DEARBORN, Mich. - Ford Motor Co. plans to decide this weekend whether to extend the closing of three plants to make replacement tires available for Bridgestone Corp.'s recall of 6.5 million Firestone tires.
The world's second-largest automaker has idled about 6,000 workers for three weeks in plants in Edison, N.J.; St. Paul, Minn.; and St. Louis. The closings freed up about 100,000 tires for replacing the recalled models.
"We will continue to look at things through the weekend and make the call when we get closer to it," Ford Chairman William Clay Ford Jr. said yesterday.
Ford initially said it would shut the plants for two weeks starting Aug. 28, then extended the closings for another week. The Dearborn, Mich.-based automaker had said it would probably make up lost production of compact trucks by year-end, and that it was unsure if it could make up output of its highly profitable Explorer sport utility vehicle.
U.S. regulators are investigating the Firestone tires, which have been linked to at least 88 deaths. The 15-inch tires are used mainly on Ford's Explorer.
Ford's chairman, who has allowed Chief Executive Officer Jacques Nasser to be point man on the tire recall, said his conference call with reporters didn't signal that he is taking a more active role on the tire issue.
The automaker's board spent much of its meeting yesterday discussing the tire recall and is satisfied with how Nasser and other company executives have responded, Ford said.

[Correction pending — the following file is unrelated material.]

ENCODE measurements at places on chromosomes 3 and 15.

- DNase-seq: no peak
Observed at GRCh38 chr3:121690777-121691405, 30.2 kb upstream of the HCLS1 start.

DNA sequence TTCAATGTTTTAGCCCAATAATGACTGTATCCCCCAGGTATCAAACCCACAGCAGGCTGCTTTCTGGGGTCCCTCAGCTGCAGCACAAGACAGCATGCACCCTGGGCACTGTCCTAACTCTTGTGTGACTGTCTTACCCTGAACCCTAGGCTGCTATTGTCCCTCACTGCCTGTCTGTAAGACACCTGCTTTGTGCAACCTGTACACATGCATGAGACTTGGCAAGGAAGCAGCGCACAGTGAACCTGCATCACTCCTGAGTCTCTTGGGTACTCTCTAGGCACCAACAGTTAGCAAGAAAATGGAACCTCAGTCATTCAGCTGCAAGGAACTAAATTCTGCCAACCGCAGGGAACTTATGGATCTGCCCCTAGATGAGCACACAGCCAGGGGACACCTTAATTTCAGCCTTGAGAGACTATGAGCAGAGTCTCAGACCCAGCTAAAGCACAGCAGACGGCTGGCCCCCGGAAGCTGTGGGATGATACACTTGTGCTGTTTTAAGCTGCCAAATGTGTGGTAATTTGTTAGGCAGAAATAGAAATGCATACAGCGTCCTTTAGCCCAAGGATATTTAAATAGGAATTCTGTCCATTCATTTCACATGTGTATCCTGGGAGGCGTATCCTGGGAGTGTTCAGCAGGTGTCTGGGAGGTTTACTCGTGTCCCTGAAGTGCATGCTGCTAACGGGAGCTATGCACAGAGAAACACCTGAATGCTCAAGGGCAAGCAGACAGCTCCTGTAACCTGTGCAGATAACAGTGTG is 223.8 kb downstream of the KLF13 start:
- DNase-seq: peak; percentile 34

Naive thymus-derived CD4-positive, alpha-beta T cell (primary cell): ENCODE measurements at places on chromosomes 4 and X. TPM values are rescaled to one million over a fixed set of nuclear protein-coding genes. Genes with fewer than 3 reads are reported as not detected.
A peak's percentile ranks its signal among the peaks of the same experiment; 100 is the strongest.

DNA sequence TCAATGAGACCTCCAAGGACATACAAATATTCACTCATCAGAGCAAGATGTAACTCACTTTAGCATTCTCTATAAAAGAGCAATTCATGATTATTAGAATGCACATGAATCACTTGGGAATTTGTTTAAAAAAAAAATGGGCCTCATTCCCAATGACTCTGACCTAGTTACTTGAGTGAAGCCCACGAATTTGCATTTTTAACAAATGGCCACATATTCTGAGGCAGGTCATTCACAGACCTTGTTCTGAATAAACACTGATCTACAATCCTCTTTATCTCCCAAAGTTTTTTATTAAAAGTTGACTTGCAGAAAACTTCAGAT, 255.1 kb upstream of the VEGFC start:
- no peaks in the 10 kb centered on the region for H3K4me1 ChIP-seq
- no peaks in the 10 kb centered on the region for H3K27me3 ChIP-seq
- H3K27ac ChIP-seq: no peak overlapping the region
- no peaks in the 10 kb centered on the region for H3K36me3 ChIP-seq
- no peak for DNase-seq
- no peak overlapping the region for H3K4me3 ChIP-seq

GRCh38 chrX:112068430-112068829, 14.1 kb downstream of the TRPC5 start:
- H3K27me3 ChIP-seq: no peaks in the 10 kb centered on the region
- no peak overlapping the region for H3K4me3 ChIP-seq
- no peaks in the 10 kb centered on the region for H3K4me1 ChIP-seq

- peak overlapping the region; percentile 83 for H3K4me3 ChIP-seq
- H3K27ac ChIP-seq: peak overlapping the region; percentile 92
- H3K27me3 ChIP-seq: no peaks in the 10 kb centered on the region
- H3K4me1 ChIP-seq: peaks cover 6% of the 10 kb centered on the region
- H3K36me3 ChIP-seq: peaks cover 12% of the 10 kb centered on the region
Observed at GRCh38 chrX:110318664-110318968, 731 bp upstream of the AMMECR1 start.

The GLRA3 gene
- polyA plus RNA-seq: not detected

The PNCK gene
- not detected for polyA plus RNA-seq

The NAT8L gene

He said his only regret is that the automaker didn't ask the right questions of Firestone when both companies' internal research indicated the possibility of a tire problem.
The tire recall is expected to reduce Ford's third-quarter earnings, analysts have said. Several parts suppliers, including Visteon Corp., Lear Corp., Tower Automotive Inc., Dura Automotive Systems Inc., BorgWarner Inc. and Superior Industries International Inc., have said the Ford production cuts will reduce their earnings.
Ford is the great-grandson of both Henry Ford, founder of Ford Motor Co., and Harvey Firestone, founder of the company that is now part of Bridgestone. Ford didn't attend an August celebration marking the tire company's 100th anniversary.
"It hurts to see a family name and a family heritage tarnished so badly," Ford said.